Reading Emergent Strategy by adrienne maree brown was a bit like how I fumble through a meditation practice. I get comfortably seated, take deep breaths in, and begin. Before long, I found passages that struck me with truth and meaning so salient that I'm underlining every line... and then moments later, my attention floats away as other sections fly off into the Realm of the Unique Snowflake.
The principles of emergent strategy are:
- Small is good, small is all.
- Change is constant.
- There is always enough time for the right work.
- There is a conversation in this room that only these people at this moment can have. Find it.
- Never a failure, always a lesson.
- Trust the people and they become trustworthy.
- Move at the speed of trust.
- Less prep, more presence.
- What you pay attention to grows.
As I entered my 30s, I noticed myself becoming more open to the types of media that I would have tossed aside in my 20s and teens. Personal growth articles, business strategy podcasts, and the straight-up woo woo stuff. Whether this is an age thing or a "moved to California for 7 years" thing, I was just open enough to the woo woo of Emergent Strategy to hang with it and absorb the eye-opening ideas. For instance:
"We must make just and liberated futures irresistible. We are all the protagonist of what might be called the great turning, the new economy, the New World.”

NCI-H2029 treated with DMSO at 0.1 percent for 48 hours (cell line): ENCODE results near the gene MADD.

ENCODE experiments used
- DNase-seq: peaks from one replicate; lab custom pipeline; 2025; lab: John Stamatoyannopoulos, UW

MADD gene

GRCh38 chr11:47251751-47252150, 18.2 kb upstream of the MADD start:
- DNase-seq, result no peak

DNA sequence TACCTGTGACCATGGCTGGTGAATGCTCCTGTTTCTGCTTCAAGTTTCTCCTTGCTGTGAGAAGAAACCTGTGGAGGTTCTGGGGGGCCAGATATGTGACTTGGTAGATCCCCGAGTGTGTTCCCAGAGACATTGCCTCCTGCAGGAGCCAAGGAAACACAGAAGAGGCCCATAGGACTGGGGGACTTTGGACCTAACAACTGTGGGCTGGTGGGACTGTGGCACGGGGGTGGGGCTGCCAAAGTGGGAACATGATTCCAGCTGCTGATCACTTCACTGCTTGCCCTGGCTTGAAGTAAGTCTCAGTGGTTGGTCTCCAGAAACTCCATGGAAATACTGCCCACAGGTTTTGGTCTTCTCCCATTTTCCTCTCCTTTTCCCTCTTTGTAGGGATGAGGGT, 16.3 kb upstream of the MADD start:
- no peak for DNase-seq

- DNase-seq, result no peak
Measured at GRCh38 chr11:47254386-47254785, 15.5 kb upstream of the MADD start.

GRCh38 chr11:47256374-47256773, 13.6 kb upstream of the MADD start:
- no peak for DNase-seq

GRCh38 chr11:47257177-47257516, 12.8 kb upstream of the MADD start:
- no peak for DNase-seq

YES! Clarity of vision! The author draws on the work of science fiction author, Octavia Butler, who imagines entire worlds led by queer women of color where empathy, connectedness, and love could be humanity's saving grace. How harshly does this contrast to how we've all been taught about the ways the world works? That competition is fierce, resources scarce, and independence is paramount?
It bizarrely called to mind something Machiavelli put in The Prince, which said, "It must be remembered that there is nothing more difficult to plan, more doubtful of success, nor more dangerous to manage, than the creation of a new system. For the initiator has the enmity of all who would profit by the preservation of the old institutions and merely lukewarm defenders in those who would gain by the new ones." And yes, I get that Machiavelli was describing systems of control whereby vicious actions are sometimes indispensable to the good of the state, BUT what if we flipped this to build systems that are inclusive, abundant and connected? No, not socialism, but more like nature, as Emergent Strategy suggests?
brown is saying we need to captivate those lukewarm defenders with a vision of what could be. Her writing is helping me put a new lens on my work, where the stories I have the honor of telling are painting a picture of a liberated future.
Make the revolution irresistible because Erykah Badu is way ahead of you.